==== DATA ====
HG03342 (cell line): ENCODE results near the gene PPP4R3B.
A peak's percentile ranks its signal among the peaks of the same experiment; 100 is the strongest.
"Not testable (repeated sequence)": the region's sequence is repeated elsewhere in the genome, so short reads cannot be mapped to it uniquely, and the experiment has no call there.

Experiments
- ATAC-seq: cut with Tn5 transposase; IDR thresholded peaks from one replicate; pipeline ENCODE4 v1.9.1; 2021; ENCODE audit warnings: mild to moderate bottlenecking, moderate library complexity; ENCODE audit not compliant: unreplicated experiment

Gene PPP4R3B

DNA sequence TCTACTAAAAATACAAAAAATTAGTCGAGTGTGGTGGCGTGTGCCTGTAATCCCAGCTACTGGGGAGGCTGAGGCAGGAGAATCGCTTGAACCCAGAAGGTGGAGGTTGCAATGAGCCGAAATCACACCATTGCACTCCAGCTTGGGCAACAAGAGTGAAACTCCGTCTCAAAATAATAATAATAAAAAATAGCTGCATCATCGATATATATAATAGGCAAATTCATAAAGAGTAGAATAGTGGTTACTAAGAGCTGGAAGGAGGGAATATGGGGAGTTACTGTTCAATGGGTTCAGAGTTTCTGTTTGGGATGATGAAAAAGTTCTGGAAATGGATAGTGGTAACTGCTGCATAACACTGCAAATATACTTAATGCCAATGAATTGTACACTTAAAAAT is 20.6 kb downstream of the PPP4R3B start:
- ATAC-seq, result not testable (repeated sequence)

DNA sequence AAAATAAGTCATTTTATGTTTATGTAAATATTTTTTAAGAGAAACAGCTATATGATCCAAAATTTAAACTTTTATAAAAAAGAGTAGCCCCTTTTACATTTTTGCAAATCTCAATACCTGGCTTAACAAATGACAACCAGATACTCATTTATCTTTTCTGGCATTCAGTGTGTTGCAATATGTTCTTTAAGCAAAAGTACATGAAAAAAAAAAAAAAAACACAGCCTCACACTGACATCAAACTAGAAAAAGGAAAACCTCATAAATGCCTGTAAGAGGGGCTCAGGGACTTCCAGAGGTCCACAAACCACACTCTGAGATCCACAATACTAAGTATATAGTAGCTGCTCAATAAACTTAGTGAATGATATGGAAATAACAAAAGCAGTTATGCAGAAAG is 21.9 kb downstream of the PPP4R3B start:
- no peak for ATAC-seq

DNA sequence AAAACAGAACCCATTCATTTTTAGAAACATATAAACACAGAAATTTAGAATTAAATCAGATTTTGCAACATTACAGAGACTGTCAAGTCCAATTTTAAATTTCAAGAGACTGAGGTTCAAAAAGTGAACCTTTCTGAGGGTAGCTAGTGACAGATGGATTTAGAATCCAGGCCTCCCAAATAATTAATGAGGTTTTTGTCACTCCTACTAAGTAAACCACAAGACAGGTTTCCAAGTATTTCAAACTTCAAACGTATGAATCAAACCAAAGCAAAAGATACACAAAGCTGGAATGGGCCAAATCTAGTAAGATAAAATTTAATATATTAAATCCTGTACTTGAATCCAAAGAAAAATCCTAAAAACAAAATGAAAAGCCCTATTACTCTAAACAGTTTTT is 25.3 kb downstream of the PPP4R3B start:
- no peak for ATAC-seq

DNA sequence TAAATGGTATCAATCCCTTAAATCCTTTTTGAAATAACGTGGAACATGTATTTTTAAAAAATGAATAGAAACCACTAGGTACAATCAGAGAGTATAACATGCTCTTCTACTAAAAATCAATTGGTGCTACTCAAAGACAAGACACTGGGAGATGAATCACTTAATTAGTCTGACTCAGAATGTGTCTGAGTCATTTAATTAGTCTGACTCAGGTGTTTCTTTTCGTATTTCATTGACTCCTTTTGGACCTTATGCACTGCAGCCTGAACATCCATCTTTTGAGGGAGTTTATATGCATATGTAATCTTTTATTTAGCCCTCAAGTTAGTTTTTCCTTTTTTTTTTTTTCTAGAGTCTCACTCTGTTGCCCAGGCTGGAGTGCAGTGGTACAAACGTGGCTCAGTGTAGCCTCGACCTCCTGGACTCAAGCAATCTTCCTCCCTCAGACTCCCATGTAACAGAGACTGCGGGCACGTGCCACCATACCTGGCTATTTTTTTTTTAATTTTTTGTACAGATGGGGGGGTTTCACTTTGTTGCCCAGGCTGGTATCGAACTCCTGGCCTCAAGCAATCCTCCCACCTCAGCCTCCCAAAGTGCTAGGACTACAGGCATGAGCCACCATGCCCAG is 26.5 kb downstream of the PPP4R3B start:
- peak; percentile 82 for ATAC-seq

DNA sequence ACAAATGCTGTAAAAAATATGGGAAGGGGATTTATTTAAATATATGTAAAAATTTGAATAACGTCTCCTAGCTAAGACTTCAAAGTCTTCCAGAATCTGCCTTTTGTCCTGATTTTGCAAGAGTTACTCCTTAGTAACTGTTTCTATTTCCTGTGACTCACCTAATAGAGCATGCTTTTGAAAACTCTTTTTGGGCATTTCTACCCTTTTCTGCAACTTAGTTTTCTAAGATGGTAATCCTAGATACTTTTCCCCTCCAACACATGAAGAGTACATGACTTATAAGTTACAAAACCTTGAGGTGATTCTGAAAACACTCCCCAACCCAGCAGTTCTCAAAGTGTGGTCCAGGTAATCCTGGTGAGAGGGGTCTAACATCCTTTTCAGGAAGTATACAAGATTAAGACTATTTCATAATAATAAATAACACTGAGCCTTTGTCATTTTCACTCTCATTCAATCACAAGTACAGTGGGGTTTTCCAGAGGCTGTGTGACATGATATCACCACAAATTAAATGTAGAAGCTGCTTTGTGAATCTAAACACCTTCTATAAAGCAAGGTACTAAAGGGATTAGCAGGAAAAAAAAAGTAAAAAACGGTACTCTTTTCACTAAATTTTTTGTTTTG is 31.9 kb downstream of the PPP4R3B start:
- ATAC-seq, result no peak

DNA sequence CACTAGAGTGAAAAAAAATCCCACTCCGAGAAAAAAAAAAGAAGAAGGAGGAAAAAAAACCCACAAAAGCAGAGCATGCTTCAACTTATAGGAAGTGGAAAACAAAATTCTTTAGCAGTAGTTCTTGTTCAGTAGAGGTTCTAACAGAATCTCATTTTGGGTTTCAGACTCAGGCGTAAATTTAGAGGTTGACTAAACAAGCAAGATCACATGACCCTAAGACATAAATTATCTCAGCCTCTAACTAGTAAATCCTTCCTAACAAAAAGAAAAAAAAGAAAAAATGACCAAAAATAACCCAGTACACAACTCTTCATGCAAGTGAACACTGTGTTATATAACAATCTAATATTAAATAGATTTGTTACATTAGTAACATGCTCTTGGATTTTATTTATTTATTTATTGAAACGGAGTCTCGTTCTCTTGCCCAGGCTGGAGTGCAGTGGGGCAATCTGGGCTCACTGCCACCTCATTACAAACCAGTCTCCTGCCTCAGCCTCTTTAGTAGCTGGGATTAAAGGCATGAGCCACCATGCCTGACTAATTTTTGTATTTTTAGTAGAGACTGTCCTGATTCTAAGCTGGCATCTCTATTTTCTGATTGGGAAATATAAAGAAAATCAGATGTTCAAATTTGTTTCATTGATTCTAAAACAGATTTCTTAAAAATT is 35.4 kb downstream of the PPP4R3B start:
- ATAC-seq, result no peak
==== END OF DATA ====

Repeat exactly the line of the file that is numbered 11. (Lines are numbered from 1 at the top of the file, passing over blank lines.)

DNA sequence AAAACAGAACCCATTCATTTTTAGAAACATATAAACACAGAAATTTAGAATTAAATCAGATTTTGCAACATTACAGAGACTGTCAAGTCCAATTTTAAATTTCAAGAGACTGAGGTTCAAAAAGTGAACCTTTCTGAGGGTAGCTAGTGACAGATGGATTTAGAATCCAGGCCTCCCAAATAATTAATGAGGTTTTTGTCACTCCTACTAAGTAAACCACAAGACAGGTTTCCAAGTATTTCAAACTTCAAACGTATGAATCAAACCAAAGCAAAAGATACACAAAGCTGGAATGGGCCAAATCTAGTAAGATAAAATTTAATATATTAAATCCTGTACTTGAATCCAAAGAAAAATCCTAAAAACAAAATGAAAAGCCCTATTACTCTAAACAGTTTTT is 25.3 kb downstream of the PPP4R3B start: